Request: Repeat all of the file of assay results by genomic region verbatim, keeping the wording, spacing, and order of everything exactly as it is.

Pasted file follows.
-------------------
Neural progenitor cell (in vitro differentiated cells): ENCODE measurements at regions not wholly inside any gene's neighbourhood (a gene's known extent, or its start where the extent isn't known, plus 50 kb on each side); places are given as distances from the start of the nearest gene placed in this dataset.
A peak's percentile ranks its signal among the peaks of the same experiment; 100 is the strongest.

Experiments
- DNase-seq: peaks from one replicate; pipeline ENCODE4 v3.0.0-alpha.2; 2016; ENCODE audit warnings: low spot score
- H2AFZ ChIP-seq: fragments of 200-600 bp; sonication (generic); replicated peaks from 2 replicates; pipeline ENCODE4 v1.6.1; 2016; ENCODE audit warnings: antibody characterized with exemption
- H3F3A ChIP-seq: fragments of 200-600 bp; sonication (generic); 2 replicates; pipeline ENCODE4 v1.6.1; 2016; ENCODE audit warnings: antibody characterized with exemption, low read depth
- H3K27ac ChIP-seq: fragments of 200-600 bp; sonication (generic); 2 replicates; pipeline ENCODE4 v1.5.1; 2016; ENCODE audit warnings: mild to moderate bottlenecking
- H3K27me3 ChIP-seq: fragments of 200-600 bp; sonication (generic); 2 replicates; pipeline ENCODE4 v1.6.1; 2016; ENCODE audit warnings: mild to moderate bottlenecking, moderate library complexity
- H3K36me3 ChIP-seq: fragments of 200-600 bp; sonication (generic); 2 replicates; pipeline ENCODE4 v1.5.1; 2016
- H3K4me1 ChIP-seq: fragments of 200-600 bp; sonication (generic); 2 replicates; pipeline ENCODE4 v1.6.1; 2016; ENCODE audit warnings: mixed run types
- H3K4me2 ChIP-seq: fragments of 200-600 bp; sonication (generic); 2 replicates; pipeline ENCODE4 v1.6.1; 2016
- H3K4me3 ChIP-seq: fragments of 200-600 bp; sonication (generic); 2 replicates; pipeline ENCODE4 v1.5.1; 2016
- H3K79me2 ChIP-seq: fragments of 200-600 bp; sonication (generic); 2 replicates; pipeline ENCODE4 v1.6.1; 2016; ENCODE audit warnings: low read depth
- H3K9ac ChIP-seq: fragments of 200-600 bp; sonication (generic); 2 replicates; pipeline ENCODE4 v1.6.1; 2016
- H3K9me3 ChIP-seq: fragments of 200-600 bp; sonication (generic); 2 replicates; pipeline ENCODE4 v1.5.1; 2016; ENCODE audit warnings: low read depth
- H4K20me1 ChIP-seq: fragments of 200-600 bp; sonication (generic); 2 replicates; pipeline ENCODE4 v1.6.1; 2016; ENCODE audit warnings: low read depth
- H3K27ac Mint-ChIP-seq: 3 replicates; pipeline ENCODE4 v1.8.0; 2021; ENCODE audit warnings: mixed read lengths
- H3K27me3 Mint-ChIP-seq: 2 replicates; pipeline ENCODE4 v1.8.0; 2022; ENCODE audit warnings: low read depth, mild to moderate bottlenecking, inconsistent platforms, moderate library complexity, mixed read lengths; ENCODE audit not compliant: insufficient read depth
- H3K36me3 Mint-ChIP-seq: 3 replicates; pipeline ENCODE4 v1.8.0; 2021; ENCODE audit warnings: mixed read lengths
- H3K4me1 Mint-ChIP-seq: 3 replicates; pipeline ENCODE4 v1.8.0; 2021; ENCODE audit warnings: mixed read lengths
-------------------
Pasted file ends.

Neural progenitor cell (in vitro differentiated cells): ENCODE measurements at regions not wholly inside any gene's neighbourhood (a gene's known extent, or its start where the extent isn't known, plus 50 kb on each side); places are given as distances from the start of the nearest gene placed in this dataset.
A peak's percentile ranks its signal among the peaks of the same experiment; 100 is the strongest.

Experiments
- DNase-seq: peaks from one replicate; pipeline ENCODE4 v3.0.0-alpha.2; 2016; ENCODE audit warnings: low spot score
- H2AFZ ChIP-seq: fragments of 200-600 bp; sonication (generic); replicated peaks from 2 replicates; pipeline ENCODE4 v1.6.1; 2016; ENCODE audit warnings: antibody characterized with exemption
- H3F3A ChIP-seq: fragments of 200-600 bp; sonication (generic); 2 replicates; pipeline ENCODE4 v1.6.1; 2016; ENCODE audit warnings: antibody characterized with exemption, low read depth
- H3K27ac ChIP-seq: fragments of 200-600 bp; sonication (generic); 2 replicates; pipeline ENCODE4 v1.5.1; 2016; ENCODE audit warnings: mild to moderate bottlenecking
- H3K27me3 ChIP-seq: fragments of 200-600 bp; sonication (generic); 2 replicates; pipeline ENCODE4 v1.6.1; 2016; ENCODE audit warnings: mild to moderate bottlenecking, moderate library complexity
- H3K36me3 ChIP-seq: fragments of 200-600 bp; sonication (generic); 2 replicates; pipeline ENCODE4 v1.5.1; 2016
- H3K4me1 ChIP-seq: fragments of 200-600 bp; sonication (generic); 2 replicates; pipeline ENCODE4 v1.6.1; 2016; ENCODE audit warnings: mixed run types
- H3K4me2 ChIP-seq: fragments of 200-600 bp; sonication (generic); 2 replicates; pipeline ENCODE4 v1.6.1; 2016
- H3K4me3 ChIP-seq: fragments of 200-600 bp; sonication (generic); 2 replicates; pipeline ENCODE4 v1.5.1; 2016
- H3K79me2 ChIP-seq: fragments of 200-600 bp; sonication (generic); 2 replicates; pipeline ENCODE4 v1.6.1; 2016; ENCODE audit warnings: low read depth
- H3K9ac ChIP-seq: fragments of 200-600 bp; sonication (generic); 2 replicates; pipeline ENCODE4 v1.6.1; 2016
- H3K9me3 ChIP-seq: fragments of 200-600 bp; sonication (generic); 2 replicates; pipeline ENCODE4 v1.5.1; 2016; ENCODE audit warnings: low read depth
- H4K20me1 ChIP-seq: fragments of 200-600 bp; sonication (generic); 2 replicates; pipeline ENCODE4 v1.6.1; 2016; ENCODE audit warnings: low read depth
- H3K27ac Mint-ChIP-seq: 3 replicates; pipeline ENCODE4 v1.8.0; 2021; ENCODE audit warnings: mixed read lengths
- H3K27me3 Mint-ChIP-seq: 2 replicates; pipeline ENCODE4 v1.8.0; 2022; ENCODE audit warnings: low read depth, mild to moderate bottlenecking, inconsistent platforms, moderate library complexity, mixed read lengths; ENCODE audit not compliant: insufficient read depth
- H3K36me3 Mint-ChIP-seq: 3 replicates; pipeline ENCODE4 v1.8.0; 2021; ENCODE audit warnings: mixed read lengths
- H3K4me1 Mint-ChIP-seq: 3 replicates; pipeline ENCODE4 v1.8.0; 2021; ENCODE audit warnings: mixed read lengths